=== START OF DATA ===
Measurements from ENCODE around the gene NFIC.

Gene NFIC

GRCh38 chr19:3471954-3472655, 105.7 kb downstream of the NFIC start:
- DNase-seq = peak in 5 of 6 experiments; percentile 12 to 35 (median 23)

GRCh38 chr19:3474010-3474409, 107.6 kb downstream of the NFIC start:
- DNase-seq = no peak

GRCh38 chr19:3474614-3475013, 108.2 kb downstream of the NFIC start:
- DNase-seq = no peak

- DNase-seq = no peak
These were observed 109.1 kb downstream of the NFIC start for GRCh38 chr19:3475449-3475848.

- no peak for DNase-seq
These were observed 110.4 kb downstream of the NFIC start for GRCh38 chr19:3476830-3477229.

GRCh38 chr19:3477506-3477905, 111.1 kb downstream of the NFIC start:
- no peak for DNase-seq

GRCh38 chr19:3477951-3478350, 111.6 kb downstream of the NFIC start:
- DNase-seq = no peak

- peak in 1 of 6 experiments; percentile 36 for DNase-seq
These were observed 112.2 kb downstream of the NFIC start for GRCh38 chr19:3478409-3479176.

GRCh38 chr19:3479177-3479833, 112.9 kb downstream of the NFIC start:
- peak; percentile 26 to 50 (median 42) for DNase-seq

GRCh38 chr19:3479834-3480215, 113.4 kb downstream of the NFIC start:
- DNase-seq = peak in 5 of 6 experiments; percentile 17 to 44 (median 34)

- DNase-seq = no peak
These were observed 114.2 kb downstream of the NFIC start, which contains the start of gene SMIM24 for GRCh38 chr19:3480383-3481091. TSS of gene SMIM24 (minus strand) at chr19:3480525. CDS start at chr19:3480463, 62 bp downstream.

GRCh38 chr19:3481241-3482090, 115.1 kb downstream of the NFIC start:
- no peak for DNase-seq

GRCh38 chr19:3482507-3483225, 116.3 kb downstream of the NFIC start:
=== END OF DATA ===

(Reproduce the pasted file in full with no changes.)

Measurements from ENCODE around the gene NFIC.

Gene NFIC

GRCh38 chr19:3471954-3472655, 105.7 kb downstream of the NFIC start:
- DNase-seq = peak in 5 of 6 experiments; percentile 12 to 35 (median 23)

GRCh38 chr19:3474010-3474409, 107.6 kb downstream of the NFIC start:
- DNase-seq = no peak

GRCh38 chr19:3474614-3475013, 108.2 kb downstream of the NFIC start:
- DNase-seq = no peak

- DNase-seq = no peak
These were observed 109.1 kb downstream of the NFIC start for GRCh38 chr19:3475449-3475848.

- no peak for DNase-seq
These were observed 110.4 kb downstream of the NFIC start for GRCh38 chr19:3476830-3477229.

GRCh38 chr19:3477506-3477905, 111.1 kb downstream of the NFIC start:
- no peak for DNase-seq

GRCh38 chr19:3477951-3478350, 111.6 kb downstream of the NFIC start:
- DNase-seq = no peak

- peak in 1 of 6 experiments; percentile 36 for DNase-seq
These were observed 112.2 kb downstream of the NFIC start for GRCh38 chr19:3478409-3479176.

GRCh38 chr19:3479177-3479833, 112.9 kb downstream of the NFIC start:
- peak; percentile 26 to 50 (median 42) for DNase-seq

GRCh38 chr19:3479834-3480215, 113.4 kb downstream of the NFIC start:
- DNase-seq = peak in 5 of 6 experiments; percentile 17 to 44 (median 34)

- DNase-seq = no peak
These were observed 114.2 kb downstream of the NFIC start, which contains the start of gene SMIM24 for GRCh38 chr19:3480383-3481091. TSS of gene SMIM24 (minus strand) at chr19:3480525. CDS start at chr19:3480463, 62 bp downstream.

GRCh38 chr19:3481241-3482090, 115.1 kb downstream of the NFIC start:
- no peak for DNase-seq

GRCh38 chr19:3482507-3483225, 116.3 kb downstream of the NFIC start: